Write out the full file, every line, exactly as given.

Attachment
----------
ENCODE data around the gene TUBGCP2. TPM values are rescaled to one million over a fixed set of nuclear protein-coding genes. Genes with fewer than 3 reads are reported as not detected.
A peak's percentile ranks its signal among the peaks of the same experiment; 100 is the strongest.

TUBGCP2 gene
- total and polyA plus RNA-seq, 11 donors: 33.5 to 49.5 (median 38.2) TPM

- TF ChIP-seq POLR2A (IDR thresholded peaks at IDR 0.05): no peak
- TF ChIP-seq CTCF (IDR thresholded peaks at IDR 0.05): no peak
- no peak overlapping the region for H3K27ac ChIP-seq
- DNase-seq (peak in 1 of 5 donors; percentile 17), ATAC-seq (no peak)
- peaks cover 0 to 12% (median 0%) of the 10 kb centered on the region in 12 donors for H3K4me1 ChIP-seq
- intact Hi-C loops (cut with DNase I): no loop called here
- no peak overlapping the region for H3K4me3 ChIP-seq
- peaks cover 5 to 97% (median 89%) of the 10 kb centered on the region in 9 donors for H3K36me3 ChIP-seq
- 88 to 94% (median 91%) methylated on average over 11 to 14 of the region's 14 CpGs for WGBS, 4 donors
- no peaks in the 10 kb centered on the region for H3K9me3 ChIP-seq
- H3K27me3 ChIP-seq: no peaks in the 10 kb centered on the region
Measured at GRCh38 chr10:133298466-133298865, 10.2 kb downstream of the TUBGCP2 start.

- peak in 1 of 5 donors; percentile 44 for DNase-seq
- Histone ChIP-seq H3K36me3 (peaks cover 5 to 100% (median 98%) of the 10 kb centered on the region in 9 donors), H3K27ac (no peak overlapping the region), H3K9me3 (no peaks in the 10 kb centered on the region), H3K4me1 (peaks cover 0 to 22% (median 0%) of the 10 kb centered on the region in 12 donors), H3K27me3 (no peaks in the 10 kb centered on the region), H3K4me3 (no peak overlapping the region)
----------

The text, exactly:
ENCODE data around the gene TUBGCP2. TPM values are rescaled to one million over a fixed set of nuclear protein-coding genes. Genes with fewer than 3 reads are reported as not detected.
A peak's percentile ranks its signal among the peaks of the same experiment; 100 is the strongest.

TUBGCP2 gene
- total and polyA plus RNA-seq, 11 donors: 33.5 to 49.5 (median 38.2) TPM

- TF ChIP-seq POLR2A (IDR thresholded peaks at IDR 0.05): no peak
- TF ChIP-seq CTCF (IDR thresholded peaks at IDR 0.05): no peak
- no peak overlapping the region for H3K27ac ChIP-seq
- DNase-seq (peak in 1 of 5 donors; percentile 17), ATAC-seq (no peak)
- peaks cover 0 to 12% (median 0%) of the 10 kb centered on the region in 12 donors for H3K4me1 ChIP-seq
- intact Hi-C loops (cut with DNase I): no loop called here
- no peak overlapping the region for H3K4me3 ChIP-seq
- peaks cover 5 to 97% (median 89%) of the 10 kb centered on the region in 9 donors for H3K36me3 ChIP-seq
- 88 to 94% (median 91%) methylated on average over 11 to 14 of the region's 14 CpGs for WGBS, 4 donors
- no peaks in the 10 kb centered on the region for H3K9me3 ChIP-seq
- H3K27me3 ChIP-seq: no peaks in the 10 kb centered on the region
Measured at GRCh38 chr10:133298466-133298865, 10.2 kb downstream of the TUBGCP2 start.

- peak in 1 of 5 donors; percentile 44 for DNase-seq
- Histone ChIP-seq H3K36me3 (peaks cover 5 to 100% (median 98%) of the 10 kb centered on the region in 9 donors), H3K27ac (no peak overlapping the region), H3K9me3 (no peaks in the 10 kb centered on the region), H3K4me1 (peaks cover 0 to 22% (median 0%) of the 10 kb centered on the region in 12 donors), H3K27me3 (no peaks in the 10 kb centered on the region), H3K4me3 (no peak overlapping the region)